For example, Jesus’ story: Jesus and the woman of Samaria are standing at that well, Jacob’s well, and Jesus is asking ‘Give me some water to drink’–the dialogue that ensues, just let it be there.
And you be utterly silent in front of this parable. Let this parable be like a lotus flower; it is. Just let it be there, throbbing, pulsating with a beating heart. Let it become alive in front of you, and then become silent. What can you do? You can only be silent. Let this drama be enacted in front of you. In deep silence you see it, and that will reveal to you the meaning of it. And that will reveal to you all the dialogues that have happened between any enlightened person and the disciple. And it will become not only a Jesus parable, it become a parable between you and me too.
It is happening every day. That’s what I mean when I say ‘Meditate upon this.’
Osho addresses the often quoted statement by Jesus.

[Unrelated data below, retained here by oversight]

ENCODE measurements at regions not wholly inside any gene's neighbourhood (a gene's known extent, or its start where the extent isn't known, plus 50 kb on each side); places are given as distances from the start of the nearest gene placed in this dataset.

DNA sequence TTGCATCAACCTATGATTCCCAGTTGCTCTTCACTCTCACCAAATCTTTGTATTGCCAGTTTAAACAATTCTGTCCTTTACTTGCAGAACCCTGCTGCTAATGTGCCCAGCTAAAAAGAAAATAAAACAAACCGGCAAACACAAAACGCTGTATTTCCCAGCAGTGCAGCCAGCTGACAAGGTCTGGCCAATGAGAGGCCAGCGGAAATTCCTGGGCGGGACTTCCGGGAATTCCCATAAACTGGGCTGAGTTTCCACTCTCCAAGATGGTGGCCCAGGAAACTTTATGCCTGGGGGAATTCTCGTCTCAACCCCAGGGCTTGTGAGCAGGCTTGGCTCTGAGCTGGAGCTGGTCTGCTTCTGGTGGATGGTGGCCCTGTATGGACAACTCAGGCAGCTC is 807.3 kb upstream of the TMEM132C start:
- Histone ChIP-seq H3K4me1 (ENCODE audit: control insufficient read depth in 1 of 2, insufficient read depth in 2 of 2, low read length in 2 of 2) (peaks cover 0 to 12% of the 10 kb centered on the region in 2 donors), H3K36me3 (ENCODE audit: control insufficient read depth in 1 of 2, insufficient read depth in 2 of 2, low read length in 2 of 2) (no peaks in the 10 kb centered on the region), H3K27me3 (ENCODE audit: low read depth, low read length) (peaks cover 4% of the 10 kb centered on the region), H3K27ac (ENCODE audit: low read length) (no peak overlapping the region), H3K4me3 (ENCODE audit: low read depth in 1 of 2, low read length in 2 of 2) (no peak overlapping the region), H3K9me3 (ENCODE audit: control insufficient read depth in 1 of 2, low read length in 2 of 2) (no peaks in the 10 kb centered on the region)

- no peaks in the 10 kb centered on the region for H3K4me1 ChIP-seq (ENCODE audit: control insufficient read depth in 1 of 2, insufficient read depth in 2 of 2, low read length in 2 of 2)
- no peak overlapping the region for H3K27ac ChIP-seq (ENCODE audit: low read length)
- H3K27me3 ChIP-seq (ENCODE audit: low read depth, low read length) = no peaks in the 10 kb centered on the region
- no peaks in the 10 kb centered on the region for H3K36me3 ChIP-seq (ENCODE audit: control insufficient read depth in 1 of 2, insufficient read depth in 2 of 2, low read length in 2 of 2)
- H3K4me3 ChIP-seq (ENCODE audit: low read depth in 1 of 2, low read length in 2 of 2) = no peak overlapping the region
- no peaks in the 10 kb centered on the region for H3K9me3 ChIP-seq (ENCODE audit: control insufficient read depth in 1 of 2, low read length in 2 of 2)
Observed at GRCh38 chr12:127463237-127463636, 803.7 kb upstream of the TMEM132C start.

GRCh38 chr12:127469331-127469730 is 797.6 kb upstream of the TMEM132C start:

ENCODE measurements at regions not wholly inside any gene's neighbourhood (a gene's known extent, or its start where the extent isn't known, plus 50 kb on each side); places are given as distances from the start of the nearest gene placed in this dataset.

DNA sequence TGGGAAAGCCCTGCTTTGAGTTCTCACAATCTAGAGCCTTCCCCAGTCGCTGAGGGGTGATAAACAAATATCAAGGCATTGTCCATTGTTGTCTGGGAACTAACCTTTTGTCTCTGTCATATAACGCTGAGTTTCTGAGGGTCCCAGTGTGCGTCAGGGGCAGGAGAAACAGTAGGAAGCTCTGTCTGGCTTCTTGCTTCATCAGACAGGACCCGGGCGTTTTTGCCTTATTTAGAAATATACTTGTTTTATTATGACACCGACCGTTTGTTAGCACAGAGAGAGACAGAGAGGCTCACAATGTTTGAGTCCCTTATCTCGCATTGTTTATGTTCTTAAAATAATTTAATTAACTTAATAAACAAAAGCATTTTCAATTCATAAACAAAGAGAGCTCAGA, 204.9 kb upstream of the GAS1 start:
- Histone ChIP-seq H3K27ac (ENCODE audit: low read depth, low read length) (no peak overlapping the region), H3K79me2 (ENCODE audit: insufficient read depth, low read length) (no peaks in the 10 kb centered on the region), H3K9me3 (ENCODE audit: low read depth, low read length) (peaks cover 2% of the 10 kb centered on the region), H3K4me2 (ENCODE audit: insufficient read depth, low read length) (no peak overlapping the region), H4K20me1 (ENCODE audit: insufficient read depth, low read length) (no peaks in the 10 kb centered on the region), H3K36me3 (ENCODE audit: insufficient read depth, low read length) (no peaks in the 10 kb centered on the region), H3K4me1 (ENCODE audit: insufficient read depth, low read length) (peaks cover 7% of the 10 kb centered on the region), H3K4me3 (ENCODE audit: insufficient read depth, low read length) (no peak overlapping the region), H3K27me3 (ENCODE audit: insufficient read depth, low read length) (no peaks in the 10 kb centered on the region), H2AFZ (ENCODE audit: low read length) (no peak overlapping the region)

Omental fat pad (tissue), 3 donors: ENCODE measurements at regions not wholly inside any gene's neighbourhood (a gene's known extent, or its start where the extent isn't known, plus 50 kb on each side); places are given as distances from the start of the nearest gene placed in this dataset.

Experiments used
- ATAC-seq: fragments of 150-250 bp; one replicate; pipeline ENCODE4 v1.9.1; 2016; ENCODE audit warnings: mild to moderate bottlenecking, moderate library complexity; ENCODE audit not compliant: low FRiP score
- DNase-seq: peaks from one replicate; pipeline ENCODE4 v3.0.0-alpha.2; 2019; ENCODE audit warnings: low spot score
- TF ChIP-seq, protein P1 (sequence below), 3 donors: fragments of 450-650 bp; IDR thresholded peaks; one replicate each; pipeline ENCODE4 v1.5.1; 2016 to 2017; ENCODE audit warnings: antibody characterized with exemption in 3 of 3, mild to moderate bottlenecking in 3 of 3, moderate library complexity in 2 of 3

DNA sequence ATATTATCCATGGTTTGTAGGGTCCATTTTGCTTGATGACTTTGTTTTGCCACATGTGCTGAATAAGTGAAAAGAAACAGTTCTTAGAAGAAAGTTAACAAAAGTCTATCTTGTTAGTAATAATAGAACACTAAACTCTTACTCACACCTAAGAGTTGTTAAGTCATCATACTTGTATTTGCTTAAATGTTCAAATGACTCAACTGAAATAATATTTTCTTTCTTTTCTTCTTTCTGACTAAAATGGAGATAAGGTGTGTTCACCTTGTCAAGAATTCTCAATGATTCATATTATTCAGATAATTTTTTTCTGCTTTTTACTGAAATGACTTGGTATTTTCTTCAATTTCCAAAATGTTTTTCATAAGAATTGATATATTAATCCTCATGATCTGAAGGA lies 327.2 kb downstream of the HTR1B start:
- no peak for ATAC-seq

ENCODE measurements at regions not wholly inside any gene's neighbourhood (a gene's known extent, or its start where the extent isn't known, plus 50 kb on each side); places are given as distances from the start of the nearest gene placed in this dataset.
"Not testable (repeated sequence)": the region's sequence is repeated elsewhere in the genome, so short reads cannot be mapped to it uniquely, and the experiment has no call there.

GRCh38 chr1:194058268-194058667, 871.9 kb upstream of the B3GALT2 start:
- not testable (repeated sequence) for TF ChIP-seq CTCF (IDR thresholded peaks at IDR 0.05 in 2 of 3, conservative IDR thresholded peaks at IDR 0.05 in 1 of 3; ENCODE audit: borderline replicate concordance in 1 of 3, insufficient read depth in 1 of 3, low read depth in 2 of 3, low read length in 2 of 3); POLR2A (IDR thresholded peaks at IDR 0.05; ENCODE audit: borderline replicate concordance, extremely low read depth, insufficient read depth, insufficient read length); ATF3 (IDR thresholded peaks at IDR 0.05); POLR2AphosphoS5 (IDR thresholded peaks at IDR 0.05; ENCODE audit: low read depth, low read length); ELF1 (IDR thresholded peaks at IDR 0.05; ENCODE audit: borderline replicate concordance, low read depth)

Jesus saith unto him, I AM the way, the Truth, and the Life: no man cometh unto the Father, but by Me.
This statement is of immense importance, and has been tremendously misunderstood by Christians, misinterpreted. This statement has become a protection for the priest, for the dogmatist, for the demagogue. Christians have taken it to mean that nobody ever comes to God unless he comes through Christ – that means Jesus, son of Mariam. Nobody comes to God unless he comes through Jesus. They have meant, or they have interpreted it in such a way, that Christianity becomes the only right religion. All other religions become wrong. All other religions are against God – only Christianity.
Jesus saith unto him, I AM the way, the Truth, and the Life: no man cometh unto the Father, but by Me.
What does he mean? These priests and the missionaries and the Christians who go on converting the whole world to Christianity, are they right? Is their interpretation right? Or has Jesus something else? He has something UTTERLY else.
In the Bhagavad Gita also there is a statement which Hindus go on misinterpreting. Krishna has said to Arjuna… And almost the same quality of closeness existed between Arjuna and Krishna as between Jesus and Thomas – the same relationship. And the same flowering had happened, and the same statement had bubbled up out of that relationship. Krishna said to Arjuna: Sarva dharman parityajya mamekam sharanam vraja: Drop all religions, forget about all religions and come to my feet, because it is only through me that one reaches to God.